University and College Union (UCU) Scotland members at the University of the Highlands and Islands (UHI) will begin the first of six days of strikes tomorrow (Tuesday).
The strike is over £4 million cuts the university is making, including £3 million from the staffing budget meaning that up to 44 roles are being made redundant.
In the ballot approving strike action, turnout was 86% with 77% of UCU members backing going on strike to defend jobs and oppose cuts.
The union said the high turnout showed the strength of feeling against the cuts and redundancies.
The job losses hit staff in the university’s executive office and include staff working across the university in teaching, research, management and administration, and in ensuring academic quality as well as essential services like student support.
Employees of UHI are losing their jobs in Inverness and across UHI campuses throughout the Highlands and Islands area.
A survey carried out by the union found that staff had reservations about the way university management were proceeding with the redundancy process, with 87% not assured that management were acting transparently and thoroughly in relation to staff concerns and 93% ‘unconfident’ that the redundancy process was being carried our fairly and transparently across departments.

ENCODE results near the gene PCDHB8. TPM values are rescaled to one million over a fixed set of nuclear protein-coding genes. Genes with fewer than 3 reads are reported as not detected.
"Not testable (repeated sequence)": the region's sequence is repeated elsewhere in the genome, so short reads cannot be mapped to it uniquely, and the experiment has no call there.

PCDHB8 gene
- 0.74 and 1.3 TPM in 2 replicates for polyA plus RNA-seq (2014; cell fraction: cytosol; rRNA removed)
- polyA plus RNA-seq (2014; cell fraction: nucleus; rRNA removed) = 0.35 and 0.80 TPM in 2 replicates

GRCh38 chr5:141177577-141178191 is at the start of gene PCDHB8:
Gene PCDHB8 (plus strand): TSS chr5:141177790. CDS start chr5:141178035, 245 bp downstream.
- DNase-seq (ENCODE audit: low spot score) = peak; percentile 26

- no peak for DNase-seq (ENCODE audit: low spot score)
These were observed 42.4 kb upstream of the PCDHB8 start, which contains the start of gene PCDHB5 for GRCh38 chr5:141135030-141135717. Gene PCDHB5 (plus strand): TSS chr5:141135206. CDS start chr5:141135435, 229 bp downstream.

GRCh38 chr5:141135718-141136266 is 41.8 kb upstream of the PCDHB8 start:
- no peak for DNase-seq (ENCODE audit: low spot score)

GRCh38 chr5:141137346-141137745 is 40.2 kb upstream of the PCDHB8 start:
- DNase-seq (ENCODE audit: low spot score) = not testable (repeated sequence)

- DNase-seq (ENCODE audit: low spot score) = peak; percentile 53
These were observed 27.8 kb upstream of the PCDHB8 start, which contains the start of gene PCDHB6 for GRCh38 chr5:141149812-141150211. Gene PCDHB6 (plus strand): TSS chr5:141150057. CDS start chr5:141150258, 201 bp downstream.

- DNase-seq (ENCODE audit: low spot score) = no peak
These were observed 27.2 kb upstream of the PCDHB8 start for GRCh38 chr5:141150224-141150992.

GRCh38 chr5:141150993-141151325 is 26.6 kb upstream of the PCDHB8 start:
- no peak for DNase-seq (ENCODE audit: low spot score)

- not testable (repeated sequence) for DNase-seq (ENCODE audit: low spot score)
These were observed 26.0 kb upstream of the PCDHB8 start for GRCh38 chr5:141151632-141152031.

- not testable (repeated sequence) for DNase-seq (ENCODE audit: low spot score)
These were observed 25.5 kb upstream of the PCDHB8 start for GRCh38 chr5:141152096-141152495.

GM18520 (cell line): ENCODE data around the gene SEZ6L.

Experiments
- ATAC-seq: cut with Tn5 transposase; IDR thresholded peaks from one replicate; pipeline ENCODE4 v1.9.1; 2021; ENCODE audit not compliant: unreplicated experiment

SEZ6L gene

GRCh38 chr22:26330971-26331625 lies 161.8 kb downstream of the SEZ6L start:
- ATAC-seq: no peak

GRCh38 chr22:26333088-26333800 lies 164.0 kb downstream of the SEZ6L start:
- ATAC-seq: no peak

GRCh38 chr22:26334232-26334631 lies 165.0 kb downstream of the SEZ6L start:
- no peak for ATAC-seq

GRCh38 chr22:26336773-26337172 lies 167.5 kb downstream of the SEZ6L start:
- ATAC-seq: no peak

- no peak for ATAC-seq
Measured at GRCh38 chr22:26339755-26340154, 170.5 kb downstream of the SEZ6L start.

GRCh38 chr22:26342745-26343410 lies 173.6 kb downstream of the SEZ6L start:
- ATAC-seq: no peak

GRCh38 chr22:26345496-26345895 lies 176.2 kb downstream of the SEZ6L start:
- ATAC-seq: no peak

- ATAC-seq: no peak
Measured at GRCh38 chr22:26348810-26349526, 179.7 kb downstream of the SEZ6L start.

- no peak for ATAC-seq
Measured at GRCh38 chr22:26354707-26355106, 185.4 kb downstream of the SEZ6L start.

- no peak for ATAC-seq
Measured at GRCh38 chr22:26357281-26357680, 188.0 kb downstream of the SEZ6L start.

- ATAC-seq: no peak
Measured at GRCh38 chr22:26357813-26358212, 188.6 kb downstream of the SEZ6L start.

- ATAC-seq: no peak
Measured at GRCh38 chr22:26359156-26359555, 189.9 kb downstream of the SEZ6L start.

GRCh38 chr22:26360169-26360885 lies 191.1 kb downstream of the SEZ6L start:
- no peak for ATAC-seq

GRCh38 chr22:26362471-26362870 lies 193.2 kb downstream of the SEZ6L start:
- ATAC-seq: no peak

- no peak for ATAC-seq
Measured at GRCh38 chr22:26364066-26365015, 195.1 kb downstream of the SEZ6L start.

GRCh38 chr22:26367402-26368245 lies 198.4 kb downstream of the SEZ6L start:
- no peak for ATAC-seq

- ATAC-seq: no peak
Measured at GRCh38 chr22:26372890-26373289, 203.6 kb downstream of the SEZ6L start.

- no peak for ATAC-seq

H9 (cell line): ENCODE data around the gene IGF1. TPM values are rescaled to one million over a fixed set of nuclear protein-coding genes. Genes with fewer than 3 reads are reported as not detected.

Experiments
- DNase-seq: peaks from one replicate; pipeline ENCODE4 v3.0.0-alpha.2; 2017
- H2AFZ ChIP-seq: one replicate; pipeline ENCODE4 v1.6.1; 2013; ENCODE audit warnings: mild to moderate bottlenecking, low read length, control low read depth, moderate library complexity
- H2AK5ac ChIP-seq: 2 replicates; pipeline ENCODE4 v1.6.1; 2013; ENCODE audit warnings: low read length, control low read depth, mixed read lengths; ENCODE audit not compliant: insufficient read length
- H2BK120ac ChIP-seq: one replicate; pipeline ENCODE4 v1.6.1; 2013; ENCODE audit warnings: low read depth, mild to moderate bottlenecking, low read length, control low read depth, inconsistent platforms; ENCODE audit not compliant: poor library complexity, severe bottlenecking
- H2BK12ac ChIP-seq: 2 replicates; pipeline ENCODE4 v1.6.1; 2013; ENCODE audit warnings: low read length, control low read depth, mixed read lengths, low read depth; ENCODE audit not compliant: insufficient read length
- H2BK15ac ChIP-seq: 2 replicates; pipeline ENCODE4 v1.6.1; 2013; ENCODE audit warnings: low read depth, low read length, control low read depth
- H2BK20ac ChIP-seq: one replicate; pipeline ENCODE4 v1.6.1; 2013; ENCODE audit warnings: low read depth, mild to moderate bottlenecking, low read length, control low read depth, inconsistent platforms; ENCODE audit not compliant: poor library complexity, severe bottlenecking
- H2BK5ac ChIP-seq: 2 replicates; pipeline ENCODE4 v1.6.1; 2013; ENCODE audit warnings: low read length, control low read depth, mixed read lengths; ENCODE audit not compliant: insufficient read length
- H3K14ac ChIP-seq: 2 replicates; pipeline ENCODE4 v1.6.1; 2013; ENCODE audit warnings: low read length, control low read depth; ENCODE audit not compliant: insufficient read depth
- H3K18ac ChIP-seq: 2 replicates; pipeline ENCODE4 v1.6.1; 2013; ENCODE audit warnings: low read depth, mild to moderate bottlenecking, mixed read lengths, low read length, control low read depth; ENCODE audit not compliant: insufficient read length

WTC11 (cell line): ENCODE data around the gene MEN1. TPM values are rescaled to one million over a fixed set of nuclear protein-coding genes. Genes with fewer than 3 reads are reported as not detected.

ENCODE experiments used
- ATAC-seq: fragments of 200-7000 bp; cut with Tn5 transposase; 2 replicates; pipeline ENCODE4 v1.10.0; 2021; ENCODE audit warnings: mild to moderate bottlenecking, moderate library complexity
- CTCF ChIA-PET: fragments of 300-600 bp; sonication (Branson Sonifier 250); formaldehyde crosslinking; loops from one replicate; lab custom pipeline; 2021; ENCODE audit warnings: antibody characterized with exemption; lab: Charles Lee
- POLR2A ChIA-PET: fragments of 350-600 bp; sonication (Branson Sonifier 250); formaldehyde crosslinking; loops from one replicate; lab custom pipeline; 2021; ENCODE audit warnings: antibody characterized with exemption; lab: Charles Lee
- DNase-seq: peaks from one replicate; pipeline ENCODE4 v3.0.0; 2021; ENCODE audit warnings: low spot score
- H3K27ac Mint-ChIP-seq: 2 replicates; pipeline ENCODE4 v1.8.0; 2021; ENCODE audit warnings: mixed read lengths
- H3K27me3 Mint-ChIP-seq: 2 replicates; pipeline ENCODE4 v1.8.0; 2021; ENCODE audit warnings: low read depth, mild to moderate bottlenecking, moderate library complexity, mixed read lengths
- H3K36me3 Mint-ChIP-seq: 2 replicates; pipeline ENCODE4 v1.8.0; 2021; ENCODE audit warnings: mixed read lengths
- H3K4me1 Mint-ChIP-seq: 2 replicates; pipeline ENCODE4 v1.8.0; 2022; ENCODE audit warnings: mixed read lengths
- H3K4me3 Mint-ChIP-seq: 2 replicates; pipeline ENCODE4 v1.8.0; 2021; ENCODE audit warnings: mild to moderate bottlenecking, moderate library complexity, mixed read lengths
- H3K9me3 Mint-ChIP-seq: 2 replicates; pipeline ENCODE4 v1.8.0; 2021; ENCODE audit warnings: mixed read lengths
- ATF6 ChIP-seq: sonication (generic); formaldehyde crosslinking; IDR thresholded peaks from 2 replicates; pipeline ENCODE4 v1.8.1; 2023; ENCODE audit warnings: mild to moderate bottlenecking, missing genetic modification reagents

The university began sending out redundancy letters to affected staff two weeks ago after a consultation process that the union said was unnecessarily rushed and flawed.
The union said that senior managers at the university had not been open to talks to prevent tomorrow’s strike going ahead and that the disruption and impact on students was the fault of management.
Sorcha Kirker, UHI UCU branch officer, said:
“This is the first time in the thirty-year history of the university that there has been strike action taken by the university’s employees.
“The very last thing we want to do is to go on strike, but the scale of these job losses, the lack of consultation and the rushed process has left us no choice.
“Even at this late stage, we call on the university’s principal to listen to her workforce, listen to students, and to local politicians and engage in talks to find a way forward that doesn’t involve this scale of cuts and job losses.”